Question 9.  (skipped)

## Proof Problems

Problem 1.  Let $a_n = (-1)^n$ and let $b_n = (-1)^{n+1}$.  Neither sequence converges (this can be proved by using results from section 1.4, for instance; noting that each sequence contains subsequences that converge to different numbers), but the sum of these sequences is given by

$c_n = a_n + b_n = (-1)^n + (-1)^{n+1} = 0 \, \text{ for all } n \in \mathbb{N}$.

Since $c_n = 0$ is constant, this sequence clearly converges to $0$.

Problem 2.  Suppose $\{a_n\}$ is a sequence of real numbers that converges to $A \in \mathbb{R}$.  We want to prove that the sequence of averages, $\{\alpha_n\}$, converges to $A$, too.  Here we have that each $\alpha_n$ is given by

$\displaystyle \alpha_n = \frac{a_1 + a_2 + \cdots + a_n}{n}$.

(Proof Idea).  Before sharing a proof, let’s first discuss an idea for the proof.  That is, let’s take some time to think about this problem in more intuitive terms rather than by using technical definitions.

We want to show that if we choose $n$ very large, then we can make $d(\alpha_n, A)$ very small.  If $n$ is very large, though, then the final terms in the numerator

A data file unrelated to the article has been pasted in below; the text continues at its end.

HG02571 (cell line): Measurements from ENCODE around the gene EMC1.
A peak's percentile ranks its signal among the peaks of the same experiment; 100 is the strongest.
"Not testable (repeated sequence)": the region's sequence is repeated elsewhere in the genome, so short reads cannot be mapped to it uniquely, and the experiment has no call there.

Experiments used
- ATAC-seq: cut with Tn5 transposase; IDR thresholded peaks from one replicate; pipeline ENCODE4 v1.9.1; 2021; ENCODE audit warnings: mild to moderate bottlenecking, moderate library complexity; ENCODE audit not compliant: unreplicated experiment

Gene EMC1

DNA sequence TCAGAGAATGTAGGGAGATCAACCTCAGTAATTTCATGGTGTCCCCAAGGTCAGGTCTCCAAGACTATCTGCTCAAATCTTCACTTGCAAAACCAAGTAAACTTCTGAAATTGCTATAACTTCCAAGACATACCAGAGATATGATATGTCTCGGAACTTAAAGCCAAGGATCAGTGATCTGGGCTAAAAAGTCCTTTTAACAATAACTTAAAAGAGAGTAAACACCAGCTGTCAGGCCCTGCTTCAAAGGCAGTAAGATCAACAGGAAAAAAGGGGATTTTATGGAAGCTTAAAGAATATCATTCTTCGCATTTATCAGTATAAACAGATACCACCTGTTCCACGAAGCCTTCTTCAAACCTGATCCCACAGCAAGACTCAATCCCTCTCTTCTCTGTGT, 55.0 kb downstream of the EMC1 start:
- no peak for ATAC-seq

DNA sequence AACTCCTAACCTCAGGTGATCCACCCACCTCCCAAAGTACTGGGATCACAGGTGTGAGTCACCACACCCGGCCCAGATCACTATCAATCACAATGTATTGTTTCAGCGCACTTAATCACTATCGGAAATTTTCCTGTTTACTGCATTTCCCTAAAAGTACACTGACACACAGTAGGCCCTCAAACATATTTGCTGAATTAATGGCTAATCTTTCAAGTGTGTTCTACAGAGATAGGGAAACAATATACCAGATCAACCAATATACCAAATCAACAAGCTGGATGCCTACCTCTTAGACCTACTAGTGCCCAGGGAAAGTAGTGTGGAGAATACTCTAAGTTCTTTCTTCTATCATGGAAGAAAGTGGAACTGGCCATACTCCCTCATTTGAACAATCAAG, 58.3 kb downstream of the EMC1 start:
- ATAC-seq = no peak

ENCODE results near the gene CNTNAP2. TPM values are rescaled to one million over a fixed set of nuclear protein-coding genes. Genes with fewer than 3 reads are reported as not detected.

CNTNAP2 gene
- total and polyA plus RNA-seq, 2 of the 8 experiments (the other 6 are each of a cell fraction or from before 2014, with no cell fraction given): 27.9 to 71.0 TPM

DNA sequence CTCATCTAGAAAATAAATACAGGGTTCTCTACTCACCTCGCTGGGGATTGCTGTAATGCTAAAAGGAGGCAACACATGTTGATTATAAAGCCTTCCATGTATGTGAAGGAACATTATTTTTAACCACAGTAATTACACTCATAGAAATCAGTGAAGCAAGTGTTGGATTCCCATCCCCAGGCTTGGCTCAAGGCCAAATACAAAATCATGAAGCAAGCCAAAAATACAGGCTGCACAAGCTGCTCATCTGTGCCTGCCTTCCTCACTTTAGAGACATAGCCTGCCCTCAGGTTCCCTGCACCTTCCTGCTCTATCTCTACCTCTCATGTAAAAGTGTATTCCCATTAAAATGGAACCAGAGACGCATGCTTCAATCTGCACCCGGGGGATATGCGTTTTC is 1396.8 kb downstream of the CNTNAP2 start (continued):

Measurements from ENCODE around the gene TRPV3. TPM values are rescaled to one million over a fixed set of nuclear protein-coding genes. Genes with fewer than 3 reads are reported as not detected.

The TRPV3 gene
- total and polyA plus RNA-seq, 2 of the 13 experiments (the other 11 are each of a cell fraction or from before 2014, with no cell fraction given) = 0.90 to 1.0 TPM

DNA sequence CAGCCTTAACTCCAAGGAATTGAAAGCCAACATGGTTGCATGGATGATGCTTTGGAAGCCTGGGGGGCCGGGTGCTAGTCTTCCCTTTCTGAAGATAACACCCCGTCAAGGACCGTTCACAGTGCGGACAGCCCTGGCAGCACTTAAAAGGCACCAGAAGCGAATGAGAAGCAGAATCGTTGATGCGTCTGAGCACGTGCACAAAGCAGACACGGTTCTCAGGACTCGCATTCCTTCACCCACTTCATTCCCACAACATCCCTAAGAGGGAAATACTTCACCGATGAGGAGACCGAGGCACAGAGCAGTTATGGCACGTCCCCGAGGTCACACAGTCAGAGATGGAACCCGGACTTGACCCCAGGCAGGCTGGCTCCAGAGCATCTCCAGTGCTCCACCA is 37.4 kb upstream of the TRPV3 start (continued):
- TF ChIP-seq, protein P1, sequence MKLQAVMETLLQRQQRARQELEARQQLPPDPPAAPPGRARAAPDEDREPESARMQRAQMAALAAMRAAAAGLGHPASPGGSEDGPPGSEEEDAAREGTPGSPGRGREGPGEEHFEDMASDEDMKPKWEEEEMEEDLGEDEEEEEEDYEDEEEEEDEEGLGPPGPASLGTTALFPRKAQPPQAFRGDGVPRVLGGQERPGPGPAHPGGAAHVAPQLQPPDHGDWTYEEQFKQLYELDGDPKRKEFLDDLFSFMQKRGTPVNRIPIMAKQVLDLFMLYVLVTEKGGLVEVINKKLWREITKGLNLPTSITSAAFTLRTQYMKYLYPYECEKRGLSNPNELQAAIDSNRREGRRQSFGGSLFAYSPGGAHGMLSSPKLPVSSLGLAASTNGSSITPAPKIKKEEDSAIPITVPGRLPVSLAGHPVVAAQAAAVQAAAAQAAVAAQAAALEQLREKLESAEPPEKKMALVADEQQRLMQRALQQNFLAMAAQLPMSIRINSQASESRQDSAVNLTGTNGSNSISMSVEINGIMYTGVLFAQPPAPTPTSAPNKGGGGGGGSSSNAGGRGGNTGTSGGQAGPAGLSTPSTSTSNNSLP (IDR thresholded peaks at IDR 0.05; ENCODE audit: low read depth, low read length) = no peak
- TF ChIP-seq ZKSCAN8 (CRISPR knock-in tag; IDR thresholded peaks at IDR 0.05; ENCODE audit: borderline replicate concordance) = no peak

$\displaystyle \alpha_n = \frac{a_1 + a_2 + \cdots + a_n}{n}$

all start to look very much like the number $A$ (since, after all, we’re assuming $a_n \to A$).  This means that, for very large values of $n$,

$\displaystyle \alpha_n \approx \frac{a_1 + a_2 + \cdots + a_{\text{??}}}{n} + \frac{A + A + \cdots + A}{n}$

I used a “?” symbol above because I don’t yet know how how many of the $n$ numerator terms “look like A” — I just know or sense that the “final ones” do.  In a formal proof, we can give an actual name to this index — we’ll call it $m$ or $k$ or something like that.

In any event, if $n$ is very large, then the first fraction must be very small.  After all, the numerator terms are fixed and so their sum is some fixed constant.  Hence, this number will be effectively zero.  In addition, the second term has $n - \text{??}$ terms on top and so can be expressed as

$\displaystyle \frac{(n-\text{??})A}{n} = A - \frac{\text{??}A}{n}$.

Again, because $n$ is very large and $A$ and the un-named index $\text{??}$ are fixed numbers, the last term above can be made arbitrarily small, and so is effectively zero.